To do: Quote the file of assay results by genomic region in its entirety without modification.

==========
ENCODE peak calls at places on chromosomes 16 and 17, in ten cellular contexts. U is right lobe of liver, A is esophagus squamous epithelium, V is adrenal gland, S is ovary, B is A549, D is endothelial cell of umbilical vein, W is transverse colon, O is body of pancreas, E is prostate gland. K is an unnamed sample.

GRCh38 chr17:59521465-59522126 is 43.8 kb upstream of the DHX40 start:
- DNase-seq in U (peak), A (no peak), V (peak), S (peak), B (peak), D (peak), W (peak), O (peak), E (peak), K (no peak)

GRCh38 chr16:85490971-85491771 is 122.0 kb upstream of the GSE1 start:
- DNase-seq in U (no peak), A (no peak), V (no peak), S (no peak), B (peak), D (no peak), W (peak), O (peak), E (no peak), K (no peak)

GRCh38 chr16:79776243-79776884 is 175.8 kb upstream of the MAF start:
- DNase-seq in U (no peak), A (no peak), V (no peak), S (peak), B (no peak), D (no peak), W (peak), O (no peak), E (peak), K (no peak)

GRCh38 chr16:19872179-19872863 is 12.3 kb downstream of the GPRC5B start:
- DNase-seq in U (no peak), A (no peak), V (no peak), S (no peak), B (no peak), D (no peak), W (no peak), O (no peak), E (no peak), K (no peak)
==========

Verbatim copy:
ENCODE peak calls at places on chromosomes 16 and 17, in ten cellular contexts. U is right lobe of liver, A is esophagus squamous epithelium, V is adrenal gland, S is ovary, B is A549, D is endothelial cell of umbilical vein, W is transverse colon, O is body of pancreas, E is prostate gland. K is an unnamed sample.

GRCh38 chr17:59521465-59522126 is 43.8 kb upstream of the DHX40 start:
- DNase-seq in U (peak), A (no peak), V (peak), S (peak), B (peak), D (peak), W (peak), O (peak), E (peak), K (no peak)

GRCh38 chr16:85490971-85491771 is 122.0 kb upstream of the GSE1 start:
- DNase-seq in U (no peak), A (no peak), V (no peak), S (no peak), B (peak), D (no peak), W (peak), O (peak), E (no peak), K (no peak)

GRCh38 chr16:79776243-79776884 is 175.8 kb upstream of the MAF start:
- DNase-seq in U (no peak), A (no peak), V (no peak), S (peak), B (no peak), D (no peak), W (peak), O (no peak), E (peak), K (no peak)

GRCh38 chr16:19872179-19872863 is 12.3 kb downstream of the GPRC5B start:
- DNase-seq in U (no peak), A (no peak), V (no peak), S (no peak), B (no peak), D (no peak), W (no peak), O (no peak), E (no peak), K (no peak)